“I’m just going to come out and say it because I don’t hold back anything, it’s just how it goes but a lot of his decision has to do with how we as a band decided to part ways with our Manager, Marshall Lowe. There was a lot of shady business going down between Jordan and Marshall, that we didn’t need to know about. As far as Jordan getting a lot more money than what we were getting paid and it’s like, come on we’re a band, we’re family. I really wish Jordan would have stuck by the decision that we agreed on. He agreed in private with us and on the conversation with Marshall when we cut ties. And we did that because every time we would ask homeboy a question he would give us the same answer, for some reason or another he would get us to believe at the end of the conversation that he was right or doing the right thing but nothing was happening. It was like what’s up with this or what’s up with that, but he wasn’t working with us. We got slowly fed up with it and we realized we’re going nowhere with this guy.
In talking with some other management leads and possibilities, people kept giving us 311 Manager, Adam Raspler’s name saying that he might be interested. All of a sudden we’re invited onto the 311 Cruise and we’re like fuck yeah, it’s on. Marshall was fired a day before that happened so I’m sure he called up Jordan during all that. It was just really shady how everything went down. So basically, what happened was Marshall came at Jordan with some sort of deal, he’s a promoter and if Jordan takes the heat, he’s going to continue to put money in Jordan’s pocket. Super negative energy, I never want to work with Marshall Lowe again. I’m so glad we don’t have any ties with him anymore. So, I mean it’s all about the positive energy and The Movement again.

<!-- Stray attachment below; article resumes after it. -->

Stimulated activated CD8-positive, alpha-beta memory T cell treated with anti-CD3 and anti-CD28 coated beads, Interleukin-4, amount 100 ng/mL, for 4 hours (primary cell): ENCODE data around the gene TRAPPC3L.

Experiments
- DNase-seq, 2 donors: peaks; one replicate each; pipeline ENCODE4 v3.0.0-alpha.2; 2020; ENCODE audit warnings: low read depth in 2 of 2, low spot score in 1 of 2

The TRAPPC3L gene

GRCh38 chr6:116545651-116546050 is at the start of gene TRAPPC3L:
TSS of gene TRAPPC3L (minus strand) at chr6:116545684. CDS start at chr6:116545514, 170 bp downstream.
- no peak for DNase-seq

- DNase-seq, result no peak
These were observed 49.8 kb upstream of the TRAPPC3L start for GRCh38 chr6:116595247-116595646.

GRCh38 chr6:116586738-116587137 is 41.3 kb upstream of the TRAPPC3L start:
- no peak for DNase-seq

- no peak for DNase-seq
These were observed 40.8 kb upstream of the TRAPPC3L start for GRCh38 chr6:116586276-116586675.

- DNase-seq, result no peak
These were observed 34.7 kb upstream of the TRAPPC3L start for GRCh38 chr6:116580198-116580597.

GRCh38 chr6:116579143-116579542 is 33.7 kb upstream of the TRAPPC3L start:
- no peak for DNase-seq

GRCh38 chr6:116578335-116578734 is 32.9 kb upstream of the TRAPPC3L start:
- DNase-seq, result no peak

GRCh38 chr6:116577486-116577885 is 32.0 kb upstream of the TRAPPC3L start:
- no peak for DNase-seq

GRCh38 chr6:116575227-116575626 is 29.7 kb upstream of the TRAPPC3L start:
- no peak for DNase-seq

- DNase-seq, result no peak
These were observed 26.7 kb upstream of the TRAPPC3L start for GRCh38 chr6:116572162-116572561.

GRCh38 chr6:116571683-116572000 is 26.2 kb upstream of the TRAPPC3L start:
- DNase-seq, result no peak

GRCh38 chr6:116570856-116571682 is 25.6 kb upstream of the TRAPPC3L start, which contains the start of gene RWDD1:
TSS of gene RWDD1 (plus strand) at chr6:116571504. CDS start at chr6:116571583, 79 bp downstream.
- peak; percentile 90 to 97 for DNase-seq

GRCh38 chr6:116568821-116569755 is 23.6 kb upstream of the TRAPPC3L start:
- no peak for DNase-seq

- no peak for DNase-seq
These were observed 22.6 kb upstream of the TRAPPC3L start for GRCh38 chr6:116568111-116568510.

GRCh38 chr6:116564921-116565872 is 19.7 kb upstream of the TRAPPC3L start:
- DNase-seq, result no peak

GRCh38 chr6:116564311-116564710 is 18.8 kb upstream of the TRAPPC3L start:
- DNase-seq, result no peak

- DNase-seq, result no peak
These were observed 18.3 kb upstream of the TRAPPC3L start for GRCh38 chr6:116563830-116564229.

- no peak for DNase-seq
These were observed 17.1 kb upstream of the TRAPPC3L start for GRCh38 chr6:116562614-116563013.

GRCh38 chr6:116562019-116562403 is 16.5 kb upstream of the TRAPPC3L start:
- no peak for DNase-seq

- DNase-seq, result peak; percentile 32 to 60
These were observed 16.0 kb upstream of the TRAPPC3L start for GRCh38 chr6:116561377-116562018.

I can just say positivity. All around. That’s what’s going to make us or break us in everyone’s life. You just got to stay positive and give off that energy. There was always a dark cloud over Jordan, he’s his own person I don’t know what to say, he doesn’t really fit in that clique, he just doesn’t. I mean listen to the songs, “When the Feeling Goes Away” and “One More Night”, as an artist that’s what came out of him, lyrically. It’s frustrating because there’s a lot of back and forth now like this is mine or whatever, talking about the album. It’s like I don’t think so, all those nights we were ALL in the studio together writing all those songs. We were a family. It’s just crazy how someone can be so forgetful but hey, like I said I wish him the best, right now I couldn’t see us working together any time soon. I mean, myself and the guys, we just have no tolerance. I have a son, Gary has 2 sons, Johnny is way deep into a relationship, so is Joshua and myself as well, we don’t have time for nonsense like that.”